Although there are many causes of liver disease, alcohol is the leading cause of deaths due to liver disease in the UK.
The mortality rate from alcohol-related liver disease has risen by 400% since the 1970s, and, sadly, each one of these deaths was preventable.
As part of the Alcohol Health Alliance UK, the British Liver Trust has been campaigning to introduce minimum unit pricing (MUP) across the UK to help tackle alcohol harm in those most at risk. The heaviest drinkers tend to favour the cheapest drinks, and those are the drinks that MUP targets.
The picture in Scotland
This week, NHS Scotland’s annual Monitoring and Evaluating Scotland’s Alcohol Strategy (MESAS) report found that alcohol sales in Scotland were at the same level as the previous year, maintaining the lowest level since recording began in 1994.
The decline in alcohol sales coincides with the introduction of minimum unit pricing in Scotland which came into force on 1 May 2018 and requires all licensed premises in Scotland to set a floor price of 50p per unit of alcohol.
Professor Sir Ian Gilmore, Chair of the Alcohol Health Alliance UK, said: “It is encouraging to see that alcohol sales in Scotland remain at their lowest levels in more than 25 years.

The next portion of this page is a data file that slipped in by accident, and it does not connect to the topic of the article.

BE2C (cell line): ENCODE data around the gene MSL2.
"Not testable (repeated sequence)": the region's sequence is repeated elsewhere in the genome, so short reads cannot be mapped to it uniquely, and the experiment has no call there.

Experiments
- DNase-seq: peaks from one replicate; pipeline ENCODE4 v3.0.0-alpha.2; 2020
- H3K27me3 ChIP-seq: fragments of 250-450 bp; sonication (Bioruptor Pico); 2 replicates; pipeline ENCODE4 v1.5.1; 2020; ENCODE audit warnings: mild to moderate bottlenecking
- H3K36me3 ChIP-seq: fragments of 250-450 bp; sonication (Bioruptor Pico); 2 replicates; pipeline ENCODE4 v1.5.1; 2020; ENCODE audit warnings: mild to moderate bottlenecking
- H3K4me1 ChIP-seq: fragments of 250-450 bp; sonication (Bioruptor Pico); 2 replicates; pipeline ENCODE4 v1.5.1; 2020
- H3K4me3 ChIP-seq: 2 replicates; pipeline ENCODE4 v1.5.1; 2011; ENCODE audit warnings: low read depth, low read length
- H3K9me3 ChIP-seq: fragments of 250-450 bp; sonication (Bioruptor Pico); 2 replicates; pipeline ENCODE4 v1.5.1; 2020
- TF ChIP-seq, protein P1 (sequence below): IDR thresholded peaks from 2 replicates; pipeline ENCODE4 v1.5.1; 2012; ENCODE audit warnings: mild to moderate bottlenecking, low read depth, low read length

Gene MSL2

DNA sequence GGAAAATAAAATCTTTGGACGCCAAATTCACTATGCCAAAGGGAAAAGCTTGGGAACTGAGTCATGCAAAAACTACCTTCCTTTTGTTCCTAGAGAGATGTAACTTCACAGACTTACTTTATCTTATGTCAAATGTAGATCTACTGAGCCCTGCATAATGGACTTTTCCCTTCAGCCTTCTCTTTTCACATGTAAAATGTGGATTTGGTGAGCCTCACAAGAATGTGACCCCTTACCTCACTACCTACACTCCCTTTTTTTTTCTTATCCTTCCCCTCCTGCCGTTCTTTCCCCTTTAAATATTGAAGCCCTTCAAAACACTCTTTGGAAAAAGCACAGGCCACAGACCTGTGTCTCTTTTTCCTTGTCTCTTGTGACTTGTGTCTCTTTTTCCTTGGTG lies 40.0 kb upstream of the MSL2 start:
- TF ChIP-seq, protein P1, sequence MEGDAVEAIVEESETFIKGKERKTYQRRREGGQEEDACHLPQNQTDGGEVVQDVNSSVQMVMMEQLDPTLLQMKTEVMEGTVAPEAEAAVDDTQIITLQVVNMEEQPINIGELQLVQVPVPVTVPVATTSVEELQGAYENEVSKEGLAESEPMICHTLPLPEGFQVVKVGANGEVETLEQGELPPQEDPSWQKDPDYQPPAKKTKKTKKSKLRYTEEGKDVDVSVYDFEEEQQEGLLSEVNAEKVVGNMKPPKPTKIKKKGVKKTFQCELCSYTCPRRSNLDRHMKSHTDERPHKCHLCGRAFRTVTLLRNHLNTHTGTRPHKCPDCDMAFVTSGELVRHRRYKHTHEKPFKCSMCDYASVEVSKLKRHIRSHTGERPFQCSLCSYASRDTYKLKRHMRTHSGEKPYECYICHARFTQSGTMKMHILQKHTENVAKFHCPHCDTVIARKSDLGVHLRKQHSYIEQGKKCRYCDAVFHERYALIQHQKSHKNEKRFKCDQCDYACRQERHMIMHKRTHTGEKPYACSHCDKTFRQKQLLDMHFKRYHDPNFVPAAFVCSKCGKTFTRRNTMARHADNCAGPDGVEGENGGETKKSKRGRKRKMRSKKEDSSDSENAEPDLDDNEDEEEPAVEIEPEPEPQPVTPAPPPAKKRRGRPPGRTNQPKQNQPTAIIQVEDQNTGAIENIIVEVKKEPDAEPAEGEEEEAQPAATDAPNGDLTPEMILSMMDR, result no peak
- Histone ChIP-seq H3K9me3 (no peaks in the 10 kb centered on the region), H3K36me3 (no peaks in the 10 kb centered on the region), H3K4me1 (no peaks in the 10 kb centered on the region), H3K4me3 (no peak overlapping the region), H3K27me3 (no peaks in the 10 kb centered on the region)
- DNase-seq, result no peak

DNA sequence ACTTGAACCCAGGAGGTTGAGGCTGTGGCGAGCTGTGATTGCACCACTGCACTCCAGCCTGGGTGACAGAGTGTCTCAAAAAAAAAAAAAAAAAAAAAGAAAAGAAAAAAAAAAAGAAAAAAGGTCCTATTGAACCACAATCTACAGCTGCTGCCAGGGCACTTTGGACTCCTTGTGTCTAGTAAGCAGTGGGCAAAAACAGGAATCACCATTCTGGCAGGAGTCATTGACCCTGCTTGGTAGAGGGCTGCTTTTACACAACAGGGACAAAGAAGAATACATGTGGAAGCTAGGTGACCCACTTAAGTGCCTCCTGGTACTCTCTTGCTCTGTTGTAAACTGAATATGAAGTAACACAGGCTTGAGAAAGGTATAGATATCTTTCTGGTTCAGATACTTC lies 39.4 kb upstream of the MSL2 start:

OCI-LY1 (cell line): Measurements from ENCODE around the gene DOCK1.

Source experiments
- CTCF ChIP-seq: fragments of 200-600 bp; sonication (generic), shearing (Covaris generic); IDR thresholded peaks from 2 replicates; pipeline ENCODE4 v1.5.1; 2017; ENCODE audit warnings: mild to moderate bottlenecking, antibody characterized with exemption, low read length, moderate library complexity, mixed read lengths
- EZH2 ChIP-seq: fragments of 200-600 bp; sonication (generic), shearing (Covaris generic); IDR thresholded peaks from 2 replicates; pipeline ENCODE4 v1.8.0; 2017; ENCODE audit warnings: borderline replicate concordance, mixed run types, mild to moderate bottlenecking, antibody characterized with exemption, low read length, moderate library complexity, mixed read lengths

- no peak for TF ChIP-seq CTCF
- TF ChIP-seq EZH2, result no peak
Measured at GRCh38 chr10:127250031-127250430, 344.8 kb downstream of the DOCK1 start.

“The introduction of minimum unit pricing in Scotland two years ago seems to be beginning to make a real difference to public health and this report adds to the growing evidence base that minimum unit pricing is beginning to result in less harmful drinking habits in Scotland and therefore saving lives.
Vanessa Hebditch, Director of Policy and Communications at the British Liver Trust, says: “This is promising news for public health in Scotland. Wales introduced MUP earlier this year, and now we urgently need England and Northern Ireland to follow suit.
“Over 24,000 people die in England every year from alcohol-related causes, with those in the north of the country disproportionately affected by the devastating impact of alcohol harm. The Government needs to take action now to help prevent more avoidable deaths in the future.”
You can read the full report here.